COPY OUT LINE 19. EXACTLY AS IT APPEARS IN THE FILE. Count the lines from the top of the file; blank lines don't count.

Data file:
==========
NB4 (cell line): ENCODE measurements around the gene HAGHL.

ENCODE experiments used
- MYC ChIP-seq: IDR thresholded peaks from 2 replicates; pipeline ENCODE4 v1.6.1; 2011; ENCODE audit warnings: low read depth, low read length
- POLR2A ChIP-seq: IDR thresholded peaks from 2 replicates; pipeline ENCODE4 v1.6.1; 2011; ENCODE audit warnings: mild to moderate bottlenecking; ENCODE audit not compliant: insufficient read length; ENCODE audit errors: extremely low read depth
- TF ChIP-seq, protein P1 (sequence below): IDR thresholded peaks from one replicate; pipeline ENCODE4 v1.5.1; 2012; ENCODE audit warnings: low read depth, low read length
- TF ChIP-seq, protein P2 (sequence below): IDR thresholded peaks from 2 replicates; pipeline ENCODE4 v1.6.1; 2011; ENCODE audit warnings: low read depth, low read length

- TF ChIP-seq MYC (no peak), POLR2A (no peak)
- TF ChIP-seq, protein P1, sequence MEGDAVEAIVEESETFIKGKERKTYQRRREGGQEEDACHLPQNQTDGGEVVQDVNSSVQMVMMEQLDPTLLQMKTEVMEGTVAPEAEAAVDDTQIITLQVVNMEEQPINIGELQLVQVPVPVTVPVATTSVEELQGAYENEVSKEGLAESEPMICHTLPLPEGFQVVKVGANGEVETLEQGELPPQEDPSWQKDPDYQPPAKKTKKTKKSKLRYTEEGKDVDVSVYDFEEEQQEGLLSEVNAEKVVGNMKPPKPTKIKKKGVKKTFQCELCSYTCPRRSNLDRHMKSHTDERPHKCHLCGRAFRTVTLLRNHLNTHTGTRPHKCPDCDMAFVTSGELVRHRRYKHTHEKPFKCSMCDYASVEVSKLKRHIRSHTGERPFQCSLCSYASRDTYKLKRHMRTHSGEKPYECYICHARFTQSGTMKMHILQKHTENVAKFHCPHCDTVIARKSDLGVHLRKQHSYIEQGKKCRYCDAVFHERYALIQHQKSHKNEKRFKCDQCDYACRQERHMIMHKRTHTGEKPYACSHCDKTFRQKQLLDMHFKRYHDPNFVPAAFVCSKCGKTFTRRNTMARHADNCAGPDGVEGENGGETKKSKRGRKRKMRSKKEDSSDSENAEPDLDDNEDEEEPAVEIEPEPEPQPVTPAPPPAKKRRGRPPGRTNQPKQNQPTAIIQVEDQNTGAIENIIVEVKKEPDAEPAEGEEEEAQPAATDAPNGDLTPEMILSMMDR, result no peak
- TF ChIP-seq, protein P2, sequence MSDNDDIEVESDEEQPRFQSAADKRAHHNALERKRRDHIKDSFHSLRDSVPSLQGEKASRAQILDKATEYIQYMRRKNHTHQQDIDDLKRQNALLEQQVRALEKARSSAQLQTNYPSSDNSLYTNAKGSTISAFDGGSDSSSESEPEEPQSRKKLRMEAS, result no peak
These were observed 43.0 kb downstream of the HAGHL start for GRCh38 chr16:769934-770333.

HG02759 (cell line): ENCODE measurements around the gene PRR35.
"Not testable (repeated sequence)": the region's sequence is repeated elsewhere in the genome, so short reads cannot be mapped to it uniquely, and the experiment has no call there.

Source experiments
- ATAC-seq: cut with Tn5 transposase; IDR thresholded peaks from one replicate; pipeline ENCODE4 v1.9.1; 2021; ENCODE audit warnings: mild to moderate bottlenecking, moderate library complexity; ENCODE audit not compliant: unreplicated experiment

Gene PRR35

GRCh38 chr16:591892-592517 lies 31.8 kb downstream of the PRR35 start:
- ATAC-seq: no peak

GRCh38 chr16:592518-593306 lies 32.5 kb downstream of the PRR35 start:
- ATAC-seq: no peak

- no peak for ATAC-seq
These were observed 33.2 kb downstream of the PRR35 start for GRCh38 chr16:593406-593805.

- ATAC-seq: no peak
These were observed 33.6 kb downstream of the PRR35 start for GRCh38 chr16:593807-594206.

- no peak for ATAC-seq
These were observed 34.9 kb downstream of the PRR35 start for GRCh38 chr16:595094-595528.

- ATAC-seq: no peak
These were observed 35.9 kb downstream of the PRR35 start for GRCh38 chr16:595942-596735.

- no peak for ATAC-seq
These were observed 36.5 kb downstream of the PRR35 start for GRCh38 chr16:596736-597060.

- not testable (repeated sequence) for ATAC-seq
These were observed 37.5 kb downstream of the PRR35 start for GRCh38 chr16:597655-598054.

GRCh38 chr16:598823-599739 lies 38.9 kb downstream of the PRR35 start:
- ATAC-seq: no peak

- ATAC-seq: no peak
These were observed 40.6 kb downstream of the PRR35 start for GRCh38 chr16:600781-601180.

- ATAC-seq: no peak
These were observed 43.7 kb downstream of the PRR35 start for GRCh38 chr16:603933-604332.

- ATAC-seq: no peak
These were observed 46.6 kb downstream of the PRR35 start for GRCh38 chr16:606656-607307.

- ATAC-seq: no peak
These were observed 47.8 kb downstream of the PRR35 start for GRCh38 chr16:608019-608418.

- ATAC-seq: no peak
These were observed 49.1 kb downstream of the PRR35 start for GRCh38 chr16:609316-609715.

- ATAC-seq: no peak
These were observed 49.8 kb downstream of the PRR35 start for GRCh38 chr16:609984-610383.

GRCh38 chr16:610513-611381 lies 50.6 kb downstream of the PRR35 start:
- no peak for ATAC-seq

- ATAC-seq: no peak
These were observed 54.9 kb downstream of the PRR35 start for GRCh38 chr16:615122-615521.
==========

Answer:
- ATAC-seq: no peak